The world watches as Tunisians vote

The world watches as Tunisians vote
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Starting this weekend, Tunisians will head to the polls for presidential and parliamentary elections, the second time in two years one of the youngest democracies in the world will hold free elections. If the vote and transfer of power go smoothly, Tunisia will pass one of the most important tests for a young democracy, which is the first peaceful handover of power.

The successful transition to popular government in Tunisia should be instructive for a region plagued by dictatorship, instability, and turmoil. Tunisian democracy also holds lessons for Western nations who share an interest in fostering a more peaceful, stable, and democratic Middle East and North Africa. It is fitting that the biggest success story of the Arab Spring has unfolded in the country where it all began. Nine years ago, a Tunisian street vendor named Mohamed Bouazizi set himself on fire in protest at his government, sparking uprisings across the Arab world. Although the movement has not produced the reforms many hoped for across the region, democracy established roots in Tunisia. Why?

Perhaps the most important reason is the political culture of consensus. As in other countries across the Maghreb and Middle East, polarization between Islamists and secularists has been a source of tension for years in Tunisia. It even threatened to derail the democratic experiment there in 2013 just as it was getting started. Following the victory of the Islamist party, Ennahada, in the first democratic elections, two prominent secular political figures were assassinated, setting off a nationwide crisis of confidence that threatened the new stability of the government.

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But instead of doubling down on factionalism, which could have spiraled into violence, Tunisian leaders chose a path of compromise and restraint. They adopted a new constitution, held national elections, and installed a technocratic cabinet of officials to replace the incumbent government. Following 2014 legislative elections, the two largest political parties, Nidaa Tounes and Ennahda, entered into a power sharing agreement, which tamped down ideological polarization and allowed the country to address the urgent socioeconomic challenges facing the Tunisian population.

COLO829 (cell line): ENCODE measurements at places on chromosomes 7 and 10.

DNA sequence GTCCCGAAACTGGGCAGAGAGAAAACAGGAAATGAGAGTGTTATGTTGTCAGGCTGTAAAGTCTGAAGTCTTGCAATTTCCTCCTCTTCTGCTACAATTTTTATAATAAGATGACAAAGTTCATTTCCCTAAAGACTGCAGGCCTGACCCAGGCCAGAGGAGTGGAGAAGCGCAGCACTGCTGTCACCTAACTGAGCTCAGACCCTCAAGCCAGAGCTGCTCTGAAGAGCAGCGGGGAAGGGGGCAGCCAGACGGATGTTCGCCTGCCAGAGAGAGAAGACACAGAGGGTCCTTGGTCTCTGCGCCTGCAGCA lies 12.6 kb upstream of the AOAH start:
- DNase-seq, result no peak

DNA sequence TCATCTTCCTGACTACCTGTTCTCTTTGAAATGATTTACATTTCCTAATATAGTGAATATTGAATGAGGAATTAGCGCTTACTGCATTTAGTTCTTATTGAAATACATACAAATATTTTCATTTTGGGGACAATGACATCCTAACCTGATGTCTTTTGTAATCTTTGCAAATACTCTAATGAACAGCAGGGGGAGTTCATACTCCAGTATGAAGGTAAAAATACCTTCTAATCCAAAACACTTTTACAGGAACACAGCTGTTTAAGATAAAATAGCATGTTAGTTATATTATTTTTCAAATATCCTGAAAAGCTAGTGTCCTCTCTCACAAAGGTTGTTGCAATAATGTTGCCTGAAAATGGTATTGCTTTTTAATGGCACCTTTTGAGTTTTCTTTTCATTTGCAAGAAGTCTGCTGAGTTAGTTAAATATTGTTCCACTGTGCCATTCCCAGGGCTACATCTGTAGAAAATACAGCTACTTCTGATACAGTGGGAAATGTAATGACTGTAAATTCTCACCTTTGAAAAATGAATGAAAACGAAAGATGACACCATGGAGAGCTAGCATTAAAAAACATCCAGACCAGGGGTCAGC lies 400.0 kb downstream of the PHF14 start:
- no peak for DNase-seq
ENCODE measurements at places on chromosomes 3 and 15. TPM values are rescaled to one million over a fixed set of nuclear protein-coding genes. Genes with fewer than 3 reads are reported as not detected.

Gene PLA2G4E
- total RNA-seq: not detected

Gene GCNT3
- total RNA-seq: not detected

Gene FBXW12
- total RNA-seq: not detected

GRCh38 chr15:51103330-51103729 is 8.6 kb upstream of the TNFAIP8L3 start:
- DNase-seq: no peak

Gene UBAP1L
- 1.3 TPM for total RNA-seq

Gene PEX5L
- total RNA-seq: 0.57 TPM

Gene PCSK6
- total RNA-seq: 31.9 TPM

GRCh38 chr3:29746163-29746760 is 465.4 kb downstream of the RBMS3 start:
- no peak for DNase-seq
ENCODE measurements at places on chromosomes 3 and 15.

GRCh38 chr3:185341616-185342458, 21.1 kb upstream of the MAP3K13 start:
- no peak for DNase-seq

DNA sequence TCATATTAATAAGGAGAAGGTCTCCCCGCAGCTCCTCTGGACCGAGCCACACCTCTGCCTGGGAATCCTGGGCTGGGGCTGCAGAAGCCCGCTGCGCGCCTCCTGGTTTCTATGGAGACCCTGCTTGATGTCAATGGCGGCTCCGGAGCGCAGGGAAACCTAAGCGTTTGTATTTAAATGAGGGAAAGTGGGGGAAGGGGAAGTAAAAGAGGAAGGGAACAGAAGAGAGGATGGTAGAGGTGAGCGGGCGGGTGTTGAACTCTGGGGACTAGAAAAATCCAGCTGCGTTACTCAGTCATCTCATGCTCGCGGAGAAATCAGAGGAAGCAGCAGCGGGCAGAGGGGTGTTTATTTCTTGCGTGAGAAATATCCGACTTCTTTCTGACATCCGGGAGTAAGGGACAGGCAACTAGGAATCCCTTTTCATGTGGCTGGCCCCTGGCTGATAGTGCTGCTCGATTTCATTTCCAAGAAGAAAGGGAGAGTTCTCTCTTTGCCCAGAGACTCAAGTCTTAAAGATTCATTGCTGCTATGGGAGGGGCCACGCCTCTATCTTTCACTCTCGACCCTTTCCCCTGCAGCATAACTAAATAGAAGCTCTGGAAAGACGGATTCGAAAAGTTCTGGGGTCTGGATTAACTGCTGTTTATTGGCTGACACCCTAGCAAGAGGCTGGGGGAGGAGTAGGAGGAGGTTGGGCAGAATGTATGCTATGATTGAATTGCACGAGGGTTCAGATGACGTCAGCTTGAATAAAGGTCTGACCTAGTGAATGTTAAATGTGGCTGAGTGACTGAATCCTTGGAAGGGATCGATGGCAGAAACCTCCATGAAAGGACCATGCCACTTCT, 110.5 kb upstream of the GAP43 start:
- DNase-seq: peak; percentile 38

In contrast, Egypt and Algeria failed to capitalize on the opportunity to rally disparate groups in support of a common commitment toward democratization. In Egypt, counterrevolutionary figures stoked nostalgia for the imagined stability of the former dictatorship to undermine democratic progress. Algerians succeeded in ousting their authoritarian president, but the military remains firmly in charge. People power in Sudan recently deposed a dictator convicted of war crimes, but the experiment with democracy in that Arab country is only beginning.

Outside of Tunisia, perhaps the most democratic progress being made in the Arab world is taking place in Iraq. It remains a struggling and fragile democracy yet holds regular competitive elections. Its many religious and ethnic groups participate in the political process, although sectarianism, corruption, and private militias continue to impede good governance. Tunisia lacks the sectarian conflicts in Iraq, but its democratic future is not guaranteed. Threats to progress include a festering insurgency and a development gap between the impoverished interior and the wealthier coast, which includes the capital of Tunis. Polls show many Tunisians believe the economy is in even worse shape now than during the 2011 revolution that led to the ousting of President Zine Abidine Ben Ali.

There are also concerns about corruption, highlighted by the fact that one of the most popular presidential candidates, Nabil Karoui, a media mogul and philanthropist, is running his campaign from jail. His supporters claim the arrest is a plot to sideline him by his rival, Prime Minister Youssef Chahed, while critics point to an ongoing investigation into money laundering and tax evasion allegations.Still, the democratic foundation is likely to prove resilient because of its commitment to political inclusion. More than two dozen presidential candidates are running, including Islamists, secularists, and two women candidates. Most of the candidates recently participated in the first televised presidential debate in Tunisia.

It is not an exaggeration to say that the success or failure of democracy in Tunisia will impact prospects for political reform across the Middle East and North Africa. After Americans have now marked another anniversary of the 9/11 attacks, it is worth remembering that terrorism incubates in this region when dictators sponsor violent extremists and where failed states do not govern their people justly or responsively, allowing jihadism to metastasize. Tunisia is a frontline democracy of regional strategic import.

Western powers have supported the fledgling Tunisian democracy with financial assistance, technical expertise, and policy guidance. The main takeaway for the United States and its allies is that sustained support coupled with local partners willing to make hard compromises pays off. Patience does as well. Democratic progress is not always linear. It grew in fits and starts over the past nine years and was never a sure thing in Tunisia until it was. How and why it happened holds lessons for the region and everybody who supports a more peaceful and democratic world.

Daniel Twining is the president of the International Republican Institute, which together with the National Democratic Institute has deployed international observers to monitor the upcoming elections in Tunisia.